northeastern university seal
EXPLORE NORTHEASTERN
7 Top Careers in Human Resources

Industry Advice Management

Human resources (HR) has always been a vital component of any functioning workplace. It is a department with many unique and important responsibilities, all of which keep an organization operating smoothly and efficiently.

In recent years, as workplace culture and business trends continue to evolve, the need for educated HR professionals with the skills and experiences to handle this kind of change has increased as well. The Bureau of Labor Statistics predicts that human resource manager jobs, for example, will increase by nine percent by 2026, along with dozens of other specialized HR roles with equally promising outlooks.

Read on to learn about some of these top job titles in human resources, and the salaries, career outlooks, and responsibilities that align with them.

Human Resources Titles, Salaries, and Job Outlook

There are a variety of job titles in the field, but at the core of all HR work is a focus on the people in an organization, and the systems, processes, and guidance they need to function effectively within the workplace.

This work can take many forms, resulting in a variety of generalist and specialist HR roles that industry professionals can pursue. While employees in generalist HR positions may handle a variety of people management tasks in their day-to-day work—ranging from recruiting, to processing payroll, to providing employee mediation—those in more niche roles oversee a smaller scope of responsibilities and operate as part of a team within a larger corporation.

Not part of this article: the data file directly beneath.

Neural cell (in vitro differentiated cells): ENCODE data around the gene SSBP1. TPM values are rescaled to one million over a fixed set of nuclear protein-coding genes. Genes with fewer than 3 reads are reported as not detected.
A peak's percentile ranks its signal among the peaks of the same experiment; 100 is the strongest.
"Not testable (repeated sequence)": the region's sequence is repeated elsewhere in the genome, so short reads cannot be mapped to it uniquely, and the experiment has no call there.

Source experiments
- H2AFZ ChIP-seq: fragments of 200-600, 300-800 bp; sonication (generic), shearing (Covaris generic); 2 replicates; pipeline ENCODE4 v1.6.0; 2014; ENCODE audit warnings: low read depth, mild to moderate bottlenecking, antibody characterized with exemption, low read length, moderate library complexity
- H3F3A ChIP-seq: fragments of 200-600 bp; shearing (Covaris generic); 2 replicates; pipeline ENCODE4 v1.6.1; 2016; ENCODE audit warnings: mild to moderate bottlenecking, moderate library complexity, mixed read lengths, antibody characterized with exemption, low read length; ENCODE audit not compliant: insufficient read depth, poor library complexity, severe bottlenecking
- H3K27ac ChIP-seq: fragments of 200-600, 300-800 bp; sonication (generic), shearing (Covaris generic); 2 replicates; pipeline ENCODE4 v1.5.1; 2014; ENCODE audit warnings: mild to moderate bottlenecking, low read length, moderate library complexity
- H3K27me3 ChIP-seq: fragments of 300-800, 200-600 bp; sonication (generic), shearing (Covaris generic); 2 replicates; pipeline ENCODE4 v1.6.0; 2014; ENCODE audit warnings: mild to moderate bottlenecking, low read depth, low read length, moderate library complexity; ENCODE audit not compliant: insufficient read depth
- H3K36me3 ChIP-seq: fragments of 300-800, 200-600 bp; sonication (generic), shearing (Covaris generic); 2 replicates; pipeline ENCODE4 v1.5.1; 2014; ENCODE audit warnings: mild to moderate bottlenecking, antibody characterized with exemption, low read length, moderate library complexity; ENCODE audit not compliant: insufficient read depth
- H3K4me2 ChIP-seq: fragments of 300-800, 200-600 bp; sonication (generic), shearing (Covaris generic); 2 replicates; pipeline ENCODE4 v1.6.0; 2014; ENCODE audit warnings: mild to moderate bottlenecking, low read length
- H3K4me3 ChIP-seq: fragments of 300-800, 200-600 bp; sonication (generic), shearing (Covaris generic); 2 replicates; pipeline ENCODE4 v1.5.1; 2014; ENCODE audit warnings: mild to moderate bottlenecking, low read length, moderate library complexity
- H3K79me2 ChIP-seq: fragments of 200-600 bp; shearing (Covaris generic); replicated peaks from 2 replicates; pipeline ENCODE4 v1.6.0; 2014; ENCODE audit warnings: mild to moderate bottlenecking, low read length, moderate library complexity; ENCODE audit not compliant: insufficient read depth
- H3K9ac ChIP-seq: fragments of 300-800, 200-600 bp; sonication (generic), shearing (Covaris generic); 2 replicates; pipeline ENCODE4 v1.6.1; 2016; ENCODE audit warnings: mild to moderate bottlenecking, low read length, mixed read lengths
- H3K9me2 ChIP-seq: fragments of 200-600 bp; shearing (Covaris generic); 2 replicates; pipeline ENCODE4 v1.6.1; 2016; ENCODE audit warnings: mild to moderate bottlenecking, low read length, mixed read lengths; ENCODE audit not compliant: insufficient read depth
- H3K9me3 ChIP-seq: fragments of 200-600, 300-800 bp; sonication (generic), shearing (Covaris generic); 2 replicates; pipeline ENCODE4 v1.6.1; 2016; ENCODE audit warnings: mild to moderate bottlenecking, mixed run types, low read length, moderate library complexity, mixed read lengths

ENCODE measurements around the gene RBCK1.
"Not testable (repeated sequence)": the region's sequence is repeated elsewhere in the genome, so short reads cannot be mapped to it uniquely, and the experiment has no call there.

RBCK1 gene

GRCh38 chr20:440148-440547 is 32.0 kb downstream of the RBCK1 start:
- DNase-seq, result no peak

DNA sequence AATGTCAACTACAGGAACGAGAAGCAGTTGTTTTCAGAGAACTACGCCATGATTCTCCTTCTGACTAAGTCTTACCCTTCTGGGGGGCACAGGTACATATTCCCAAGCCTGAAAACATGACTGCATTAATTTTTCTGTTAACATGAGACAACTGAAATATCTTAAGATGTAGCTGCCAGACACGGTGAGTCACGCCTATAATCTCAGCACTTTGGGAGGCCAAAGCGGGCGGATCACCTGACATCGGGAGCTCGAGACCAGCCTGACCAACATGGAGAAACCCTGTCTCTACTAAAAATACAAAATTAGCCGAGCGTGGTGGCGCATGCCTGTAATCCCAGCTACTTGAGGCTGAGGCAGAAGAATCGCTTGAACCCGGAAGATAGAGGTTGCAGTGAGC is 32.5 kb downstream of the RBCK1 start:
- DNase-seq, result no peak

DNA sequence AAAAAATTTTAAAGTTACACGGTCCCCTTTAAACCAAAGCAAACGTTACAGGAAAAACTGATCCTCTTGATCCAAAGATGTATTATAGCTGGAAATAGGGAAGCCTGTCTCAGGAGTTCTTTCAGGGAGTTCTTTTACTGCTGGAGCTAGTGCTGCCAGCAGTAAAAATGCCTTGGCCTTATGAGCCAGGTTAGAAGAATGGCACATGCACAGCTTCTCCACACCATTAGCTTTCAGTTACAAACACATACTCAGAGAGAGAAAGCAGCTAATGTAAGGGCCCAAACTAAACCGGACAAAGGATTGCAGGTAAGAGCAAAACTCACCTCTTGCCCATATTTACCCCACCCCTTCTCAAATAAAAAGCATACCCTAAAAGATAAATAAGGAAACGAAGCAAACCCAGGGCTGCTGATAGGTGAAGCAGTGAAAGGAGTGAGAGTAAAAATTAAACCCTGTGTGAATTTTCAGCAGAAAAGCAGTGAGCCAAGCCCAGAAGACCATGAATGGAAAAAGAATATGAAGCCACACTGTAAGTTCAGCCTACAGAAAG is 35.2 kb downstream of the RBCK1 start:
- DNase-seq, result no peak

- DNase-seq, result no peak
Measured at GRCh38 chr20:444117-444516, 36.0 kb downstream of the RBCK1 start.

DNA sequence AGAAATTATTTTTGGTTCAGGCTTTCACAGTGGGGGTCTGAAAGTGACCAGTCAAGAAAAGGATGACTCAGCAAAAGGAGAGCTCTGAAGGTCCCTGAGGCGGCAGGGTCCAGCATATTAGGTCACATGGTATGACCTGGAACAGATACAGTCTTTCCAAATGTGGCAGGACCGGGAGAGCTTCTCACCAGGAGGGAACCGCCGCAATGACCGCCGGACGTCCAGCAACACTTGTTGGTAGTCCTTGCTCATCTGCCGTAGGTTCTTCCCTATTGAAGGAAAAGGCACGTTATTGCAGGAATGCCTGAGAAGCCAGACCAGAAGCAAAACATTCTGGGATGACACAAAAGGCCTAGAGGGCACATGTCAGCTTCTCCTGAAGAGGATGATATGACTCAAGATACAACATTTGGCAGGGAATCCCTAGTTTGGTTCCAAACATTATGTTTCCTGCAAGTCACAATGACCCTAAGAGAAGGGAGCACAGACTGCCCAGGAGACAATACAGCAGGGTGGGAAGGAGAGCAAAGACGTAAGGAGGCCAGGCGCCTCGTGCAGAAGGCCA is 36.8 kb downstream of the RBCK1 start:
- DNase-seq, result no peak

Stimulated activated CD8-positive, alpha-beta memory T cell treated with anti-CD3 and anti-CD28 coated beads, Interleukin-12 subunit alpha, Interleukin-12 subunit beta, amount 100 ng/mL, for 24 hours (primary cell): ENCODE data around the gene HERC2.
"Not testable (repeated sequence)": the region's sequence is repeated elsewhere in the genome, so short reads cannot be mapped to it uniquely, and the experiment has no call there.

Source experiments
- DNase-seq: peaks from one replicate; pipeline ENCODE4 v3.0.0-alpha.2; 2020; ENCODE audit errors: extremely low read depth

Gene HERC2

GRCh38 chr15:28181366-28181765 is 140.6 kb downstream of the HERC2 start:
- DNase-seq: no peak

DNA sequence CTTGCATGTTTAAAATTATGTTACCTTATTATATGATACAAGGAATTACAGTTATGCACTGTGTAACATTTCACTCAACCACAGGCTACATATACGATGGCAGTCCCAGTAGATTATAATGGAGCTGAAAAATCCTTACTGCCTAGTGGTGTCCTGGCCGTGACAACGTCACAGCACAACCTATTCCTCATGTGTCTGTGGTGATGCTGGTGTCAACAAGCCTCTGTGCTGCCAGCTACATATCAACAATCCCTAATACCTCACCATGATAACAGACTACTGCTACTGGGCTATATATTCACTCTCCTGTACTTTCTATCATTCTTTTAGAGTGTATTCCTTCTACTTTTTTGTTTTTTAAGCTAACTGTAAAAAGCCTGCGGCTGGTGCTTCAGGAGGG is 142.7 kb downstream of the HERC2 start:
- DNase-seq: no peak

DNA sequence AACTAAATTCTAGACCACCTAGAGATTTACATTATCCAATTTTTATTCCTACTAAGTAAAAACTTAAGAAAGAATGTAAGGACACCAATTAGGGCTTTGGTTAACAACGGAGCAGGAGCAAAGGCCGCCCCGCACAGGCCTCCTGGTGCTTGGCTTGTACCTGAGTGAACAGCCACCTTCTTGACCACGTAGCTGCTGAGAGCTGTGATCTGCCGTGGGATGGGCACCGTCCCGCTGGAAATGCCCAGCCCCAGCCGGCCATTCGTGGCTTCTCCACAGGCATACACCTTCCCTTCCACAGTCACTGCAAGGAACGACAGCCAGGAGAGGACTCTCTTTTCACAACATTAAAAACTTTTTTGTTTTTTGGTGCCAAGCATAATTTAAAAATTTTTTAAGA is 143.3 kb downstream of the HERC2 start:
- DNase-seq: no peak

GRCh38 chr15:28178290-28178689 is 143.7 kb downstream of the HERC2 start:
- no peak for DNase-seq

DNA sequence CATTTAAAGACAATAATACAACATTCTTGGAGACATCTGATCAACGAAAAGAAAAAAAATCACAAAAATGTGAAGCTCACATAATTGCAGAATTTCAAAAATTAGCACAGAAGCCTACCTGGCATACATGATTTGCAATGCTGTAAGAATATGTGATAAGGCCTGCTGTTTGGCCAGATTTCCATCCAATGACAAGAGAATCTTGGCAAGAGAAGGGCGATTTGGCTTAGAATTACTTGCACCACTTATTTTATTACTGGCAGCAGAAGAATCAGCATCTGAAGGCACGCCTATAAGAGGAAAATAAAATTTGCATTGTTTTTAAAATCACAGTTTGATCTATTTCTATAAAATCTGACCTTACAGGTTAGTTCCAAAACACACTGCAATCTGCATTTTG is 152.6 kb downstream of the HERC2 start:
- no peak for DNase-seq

Below, we explore the salaries, responsibilities, and job outlooks for both generalized and specialized human resources roles.

1. Human Resources Specialist

Average Salary: $60,880/year

Job Growth by 2026: 7 percent (As fast as average)

Responsibilities: Human resource specialists are generalists within the field, and, as such, cover a variety of vital tasks within the workplace. Alongside a focus on recruitment—including screening, interviewing, reference checking, and handling new hire processes—individuals in this position may also lead employee training, manage employee relations, and oversee compensation and benefits for their teams.

2. Human Resources Manager

Average Salary: $113,300/year

Job Growth by 2026: 9 percent (As fast as average)

Responsibilities: Human resources managers are similar to human resources specialists in that the scope of their work can be very broad. Unlike specialists, however, managers often work directly with executives, helping to develop strategic plans for an organization’s future, and acting as a liaison between the management team and the other employees. To earn this advanced title in human resources, many organizations require candidates to have several years of work experience and a graduate degree such as a Master of Science in Human Resources Management.

3. Training and Development Specialist

Average Salary: $60,870/year

Job Growth by 2026: 11 percent (Faster than average)

Responsibilities: Whereas a portion of an HR specialist or manager’s work may include training employees, individuals in these roles are focused solely on the improvement of their teams. They create and present programs to improve employees’ skills, review corporate policies, outline industry regulations, or provide company updates.